I do have one caution. This is a period work and some language is offensive by modern standards. In one story a robbery target has Black servants, and the language used with respect to them both by the characters and at times by the descriptive text would not be acceptable today. Where it’s used by the characters it’s by definition in character, and would therefore only be an issue if seeing such words at all is a problem. Where it’s in the descriptive text it’s a bit trickier. I don’t expect a book written over a century ago to meet modern standards of appropriate speech, but I do mention it for those who might be upset by it.

I read the Raffles’ stories on my Kindle and as they’re out of copyright they’re easily available for free online. A paperback version can be found here though for those who might like one. The cover sadly isn’t that great, so while it’s out of print if you do want a physical copy of this I’d suggest tracking down the old Penguin Classics edition which had this marvellously appropriate cover:

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13 Comments

Filed under 19th Century Literature, Crime Fiction, Hornung, E.W., Short Stories

13 responses to “Piccadilly was a trench of raw white fog …

  1. I loved bunny and raffles when I read them years ago ,it seems to sum up the age perfectly ,he is a crook but a gent so never really fall under suspicion due to his position how fitting for the time ,it is in some way the closed to the flip side of Holmes like a Moriarty if doyle had written from his perspective ,all the best stu

  2. This looks a lot more funny than the Adventures of Sherlock Holmes I recently stopped reading. (see why in my last post, if you’re interested)
    Raffles makes me think of Arsène Lupin.
    I’ll look for it, thanks.

    And of course, I don’t understand what “gentlemen and players” means…

  3. I’m offline until Monday. Stu, that’s spot on for the appeal. B, U’ll explain gentlemen and players on my return and read your take on Holmes then.

  4. BATC: I was thinking Arsene Lupin too. I wonder if there was an influence there?
    And thanks, Max, for the Kindle tip. I downloaded some obscure stuff for the Kindle yesterday.

  5. Max: for the Kindle, there are free Arsene Lupin stories. The author is Maurice Leblanc.

  6. Excellent timing on this, Max. Our DVD set of Raffles arrived just this week and is on tap for viewing soon — now I can view it as a serious exploration visualizing serious literary work instead of merely escapist entertainment.

  7. The Kindle obviously has many advantages – not least the vast range of out of copyright books which are available for free. I haven’t read Raffles but know about the book(s) of course so was interested to read what you thought of them.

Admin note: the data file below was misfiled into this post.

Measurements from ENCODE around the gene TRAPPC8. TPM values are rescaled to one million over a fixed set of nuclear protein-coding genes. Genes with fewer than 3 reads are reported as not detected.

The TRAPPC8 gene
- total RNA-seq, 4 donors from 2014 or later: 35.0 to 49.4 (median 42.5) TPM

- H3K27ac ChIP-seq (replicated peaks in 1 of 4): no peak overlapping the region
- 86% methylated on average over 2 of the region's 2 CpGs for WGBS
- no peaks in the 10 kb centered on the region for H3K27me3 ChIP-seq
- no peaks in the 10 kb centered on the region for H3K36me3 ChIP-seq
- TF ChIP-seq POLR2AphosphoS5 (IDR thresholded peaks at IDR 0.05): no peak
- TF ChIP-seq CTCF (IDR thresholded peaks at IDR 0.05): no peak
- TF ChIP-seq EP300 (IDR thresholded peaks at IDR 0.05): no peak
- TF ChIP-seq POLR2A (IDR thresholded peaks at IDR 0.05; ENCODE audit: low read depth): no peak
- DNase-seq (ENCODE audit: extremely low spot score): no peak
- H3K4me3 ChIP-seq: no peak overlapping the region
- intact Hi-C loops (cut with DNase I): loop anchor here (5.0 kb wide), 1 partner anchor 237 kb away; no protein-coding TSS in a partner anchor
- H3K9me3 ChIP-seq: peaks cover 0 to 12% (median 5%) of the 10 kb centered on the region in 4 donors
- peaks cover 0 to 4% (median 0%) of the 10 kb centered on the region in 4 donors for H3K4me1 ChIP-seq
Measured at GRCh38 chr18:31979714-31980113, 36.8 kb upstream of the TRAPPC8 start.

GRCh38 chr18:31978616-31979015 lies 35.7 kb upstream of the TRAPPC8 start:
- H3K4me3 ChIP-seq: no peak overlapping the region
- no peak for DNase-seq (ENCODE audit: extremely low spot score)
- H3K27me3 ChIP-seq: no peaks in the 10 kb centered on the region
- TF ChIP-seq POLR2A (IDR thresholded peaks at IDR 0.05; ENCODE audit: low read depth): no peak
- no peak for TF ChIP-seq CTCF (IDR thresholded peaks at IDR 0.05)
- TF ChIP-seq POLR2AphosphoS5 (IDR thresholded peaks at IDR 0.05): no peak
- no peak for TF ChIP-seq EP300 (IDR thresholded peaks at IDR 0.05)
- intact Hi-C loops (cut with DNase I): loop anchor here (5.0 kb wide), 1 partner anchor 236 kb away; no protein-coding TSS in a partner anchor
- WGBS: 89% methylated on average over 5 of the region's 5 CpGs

8. Gentlemen and players comes from cricket originally.

    Essentially, the English had a concept of the gentleman amateur. A gentleman did things for the love of them, the activities he pursued were their own reward.

    This extended to many spheres of life. The gentleman, by reason of breeding and temperament, although an amateur was often assumed to have a certain native competence at various different pursuits. Sport was among these (and as noted above the phrase derives specifically from cricket, though it saw much wider usage).

    Players were working class men who lacked the gentleman’s innate advantages. Where the gentleman acts from love of sport, the player expects to be paid. Players therefore are professionals who play for money.

    So the distinction is between the amateur and the professional, with the implication being that the amateur is a better sort of person (in part because working for money was considered vulgar). This may explain much about British decline in the latter half of the Nineteenth century but I leave that for others…

    Raffles is a gentleman, both as a cricketer and as a thief. He does not play for money but for love of the game. He does not steal for money but for love of the crime.

    Except, of course, that he does in fact steal for money which raises issues about the honesty of his self-assessment.

    Raffles despite being an amateur is an expert cricketer. In one story he is invited to a houseparty to make up numbers for a cricket game and to show his skill. In other words, he is treated not as a gentleman but as if he were a player, he is invited to display his skill as if he were being paid to do so. He is however a gentleman and so is deeply offended.

    Welcome to the English class system.

    The terms don’t really get used anymore, though in my own lifetime I’ve twice heard people refer to themselves as being players, not gentlemen. Both times they meant they saw themselves as professionals rather than amateurs, times change and what people take pride in changes with them.

  9. There’s quite a few of these Lupin stories. I’ll pick up the first soon and see how I find it. Looking at it, I do wonder if the character was based on Raffles.

    Kevin, I’ll be interested to hear how you find the series. I saw some repeats as a child, but I was too young to have any real view on them.

    Tom, it is handy for that, though I still tend to buy Penguin Classics on it for the notes and essays.

  10. Thank you for the explanation, it very clear. That’s the kind of references I miss when I read in English.

    Arsène Lupin’s nickname is “Gentleman thief”, that’s probably why I thought about him. He also steals for sport, I believe.

  11. The point you make between gentlemen and players reminds me of the main character in Maupassant’s Alien Hearts. He’s good at everything but wonderfully talented at nothing. Maupassant makes the point that the character could have excelled at some things if he’d had necessity nipping at his heels.

  12. Nick

    Arsène Lupin is fantastic… I’ve read them all as a kid.

    Maurice Leblanc claims that he had not even heard of Conan Doyle at the time he first wrote of Lupin.

  13. With all these plaudits, I clearly have to check out Arsène Lupin. I’ll download the first of them and see how it plays out. It does sound a lot of fun.